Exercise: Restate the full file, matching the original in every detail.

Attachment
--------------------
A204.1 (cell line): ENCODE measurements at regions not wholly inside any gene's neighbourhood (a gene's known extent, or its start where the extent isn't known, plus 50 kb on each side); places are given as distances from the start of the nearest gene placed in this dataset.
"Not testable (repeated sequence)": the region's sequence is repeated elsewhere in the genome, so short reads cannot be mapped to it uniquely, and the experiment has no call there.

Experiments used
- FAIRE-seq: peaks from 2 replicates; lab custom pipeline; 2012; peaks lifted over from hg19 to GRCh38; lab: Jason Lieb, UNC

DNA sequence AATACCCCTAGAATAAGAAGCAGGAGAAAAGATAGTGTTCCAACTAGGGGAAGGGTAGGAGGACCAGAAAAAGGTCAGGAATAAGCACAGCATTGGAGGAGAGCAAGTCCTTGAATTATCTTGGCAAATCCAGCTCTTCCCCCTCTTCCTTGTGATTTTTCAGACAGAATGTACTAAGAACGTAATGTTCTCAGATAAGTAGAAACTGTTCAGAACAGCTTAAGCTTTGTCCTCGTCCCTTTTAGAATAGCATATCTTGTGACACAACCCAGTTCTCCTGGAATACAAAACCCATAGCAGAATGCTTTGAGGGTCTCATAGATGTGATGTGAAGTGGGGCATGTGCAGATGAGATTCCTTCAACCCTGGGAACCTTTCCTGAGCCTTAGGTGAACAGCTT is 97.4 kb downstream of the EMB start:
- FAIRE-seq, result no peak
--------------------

A204.1 (cell line): ENCODE measurements at regions not wholly inside any gene's neighbourhood (a gene's known extent, or its start where the extent isn't known, plus 50 kb on each side); places are given as distances from the start of the nearest gene placed in this dataset.
"Not testable (repeated sequence)": the region's sequence is repeated elsewhere in the genome, so short reads cannot be mapped to it uniquely, and the experiment has no call there.

Experiments used
- FAIRE-seq: peaks from 2 replicates; lab custom pipeline; 2012; peaks lifted over from hg19 to GRCh38; lab: Jason Lieb, UNC

DNA sequence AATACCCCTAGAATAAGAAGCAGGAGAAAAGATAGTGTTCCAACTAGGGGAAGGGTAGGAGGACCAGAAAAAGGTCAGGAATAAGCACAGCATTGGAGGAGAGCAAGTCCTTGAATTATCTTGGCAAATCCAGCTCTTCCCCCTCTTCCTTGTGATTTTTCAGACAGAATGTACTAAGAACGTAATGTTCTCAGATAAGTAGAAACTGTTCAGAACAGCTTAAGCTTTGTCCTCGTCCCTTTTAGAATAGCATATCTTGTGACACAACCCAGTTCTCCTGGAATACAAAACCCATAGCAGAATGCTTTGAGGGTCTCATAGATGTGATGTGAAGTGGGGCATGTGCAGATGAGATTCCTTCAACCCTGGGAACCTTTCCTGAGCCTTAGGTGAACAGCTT is 97.4 kb downstream of the EMB start:
- FAIRE-seq, result no peak